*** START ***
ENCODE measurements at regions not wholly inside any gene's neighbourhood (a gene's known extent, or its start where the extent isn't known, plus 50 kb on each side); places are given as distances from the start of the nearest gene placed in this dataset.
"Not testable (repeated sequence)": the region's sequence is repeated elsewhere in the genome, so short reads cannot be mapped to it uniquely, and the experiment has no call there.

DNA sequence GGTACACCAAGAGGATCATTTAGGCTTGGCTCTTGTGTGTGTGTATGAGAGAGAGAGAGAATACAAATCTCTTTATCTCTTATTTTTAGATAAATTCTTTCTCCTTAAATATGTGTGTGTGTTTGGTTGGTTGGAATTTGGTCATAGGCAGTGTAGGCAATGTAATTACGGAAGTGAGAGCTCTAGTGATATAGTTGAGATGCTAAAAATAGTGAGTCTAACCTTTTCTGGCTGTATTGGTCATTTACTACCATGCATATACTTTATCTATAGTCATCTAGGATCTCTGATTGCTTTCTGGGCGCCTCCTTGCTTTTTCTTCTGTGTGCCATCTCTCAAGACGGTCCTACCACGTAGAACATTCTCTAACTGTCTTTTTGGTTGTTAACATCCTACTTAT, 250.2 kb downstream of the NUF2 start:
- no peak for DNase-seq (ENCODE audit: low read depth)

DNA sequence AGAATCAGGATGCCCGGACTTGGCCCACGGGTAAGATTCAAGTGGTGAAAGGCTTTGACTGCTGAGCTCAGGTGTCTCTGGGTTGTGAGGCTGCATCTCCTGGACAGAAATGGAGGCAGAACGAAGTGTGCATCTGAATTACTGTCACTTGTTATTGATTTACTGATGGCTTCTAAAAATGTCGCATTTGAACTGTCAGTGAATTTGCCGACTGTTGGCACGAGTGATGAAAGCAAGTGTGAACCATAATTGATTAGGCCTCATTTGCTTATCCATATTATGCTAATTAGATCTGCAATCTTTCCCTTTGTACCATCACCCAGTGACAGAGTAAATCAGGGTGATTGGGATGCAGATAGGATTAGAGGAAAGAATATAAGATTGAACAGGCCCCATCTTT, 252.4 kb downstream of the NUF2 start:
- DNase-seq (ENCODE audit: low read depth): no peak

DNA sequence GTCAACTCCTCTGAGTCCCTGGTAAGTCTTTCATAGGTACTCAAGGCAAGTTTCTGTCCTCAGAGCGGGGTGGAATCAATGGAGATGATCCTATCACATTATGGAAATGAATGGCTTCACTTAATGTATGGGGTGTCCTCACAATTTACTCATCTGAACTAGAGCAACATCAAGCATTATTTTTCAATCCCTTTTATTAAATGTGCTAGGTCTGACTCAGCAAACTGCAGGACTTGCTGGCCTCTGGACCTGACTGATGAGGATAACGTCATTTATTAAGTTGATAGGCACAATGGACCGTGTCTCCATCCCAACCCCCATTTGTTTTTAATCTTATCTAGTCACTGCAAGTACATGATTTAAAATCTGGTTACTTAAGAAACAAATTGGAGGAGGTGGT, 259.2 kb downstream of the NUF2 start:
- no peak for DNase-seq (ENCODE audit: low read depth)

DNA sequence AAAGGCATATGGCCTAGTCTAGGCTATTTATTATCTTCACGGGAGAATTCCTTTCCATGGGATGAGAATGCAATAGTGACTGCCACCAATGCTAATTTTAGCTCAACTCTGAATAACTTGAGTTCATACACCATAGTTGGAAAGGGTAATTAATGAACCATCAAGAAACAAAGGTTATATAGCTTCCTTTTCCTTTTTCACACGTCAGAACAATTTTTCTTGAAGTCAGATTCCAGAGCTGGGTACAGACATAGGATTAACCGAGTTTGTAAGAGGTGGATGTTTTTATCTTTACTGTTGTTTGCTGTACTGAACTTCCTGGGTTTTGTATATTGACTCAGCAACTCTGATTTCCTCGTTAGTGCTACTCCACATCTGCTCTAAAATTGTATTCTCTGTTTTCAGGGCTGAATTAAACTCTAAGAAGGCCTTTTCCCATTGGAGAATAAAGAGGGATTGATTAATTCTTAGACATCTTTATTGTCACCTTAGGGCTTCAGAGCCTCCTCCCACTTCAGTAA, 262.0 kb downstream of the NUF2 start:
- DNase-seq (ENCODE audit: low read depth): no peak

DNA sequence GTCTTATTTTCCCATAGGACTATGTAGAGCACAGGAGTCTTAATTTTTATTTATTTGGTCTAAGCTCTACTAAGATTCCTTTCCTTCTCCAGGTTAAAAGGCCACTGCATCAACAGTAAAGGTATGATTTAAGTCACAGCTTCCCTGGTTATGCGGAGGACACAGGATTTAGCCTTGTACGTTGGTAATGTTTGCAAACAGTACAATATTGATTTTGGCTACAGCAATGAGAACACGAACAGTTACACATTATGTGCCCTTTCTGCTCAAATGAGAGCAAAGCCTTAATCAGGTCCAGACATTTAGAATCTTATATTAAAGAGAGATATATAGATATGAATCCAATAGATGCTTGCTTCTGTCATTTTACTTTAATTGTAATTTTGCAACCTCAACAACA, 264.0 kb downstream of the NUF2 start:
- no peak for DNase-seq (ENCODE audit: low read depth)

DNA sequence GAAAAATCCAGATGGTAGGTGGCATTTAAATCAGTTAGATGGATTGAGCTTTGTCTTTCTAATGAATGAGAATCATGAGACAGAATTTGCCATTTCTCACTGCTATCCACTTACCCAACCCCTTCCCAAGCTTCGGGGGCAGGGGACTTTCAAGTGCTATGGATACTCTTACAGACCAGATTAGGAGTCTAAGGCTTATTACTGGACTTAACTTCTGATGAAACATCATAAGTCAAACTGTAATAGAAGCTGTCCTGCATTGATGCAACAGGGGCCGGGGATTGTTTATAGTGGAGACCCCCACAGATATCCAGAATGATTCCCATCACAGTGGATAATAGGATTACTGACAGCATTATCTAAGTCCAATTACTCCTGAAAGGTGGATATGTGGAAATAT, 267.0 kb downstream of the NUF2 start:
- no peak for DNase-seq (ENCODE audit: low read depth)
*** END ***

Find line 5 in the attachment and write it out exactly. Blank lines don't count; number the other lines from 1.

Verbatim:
DNA sequence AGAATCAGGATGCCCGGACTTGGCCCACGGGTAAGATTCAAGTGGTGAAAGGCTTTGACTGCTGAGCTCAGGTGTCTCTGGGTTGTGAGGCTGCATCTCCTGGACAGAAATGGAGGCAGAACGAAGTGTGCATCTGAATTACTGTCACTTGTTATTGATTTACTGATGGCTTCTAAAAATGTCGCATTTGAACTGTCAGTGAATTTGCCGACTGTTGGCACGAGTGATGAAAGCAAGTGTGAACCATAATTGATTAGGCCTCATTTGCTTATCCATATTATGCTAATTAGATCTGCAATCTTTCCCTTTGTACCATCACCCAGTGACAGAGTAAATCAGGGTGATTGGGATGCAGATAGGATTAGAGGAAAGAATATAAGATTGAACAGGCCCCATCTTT, 252.4 kb downstream of the NUF2 start: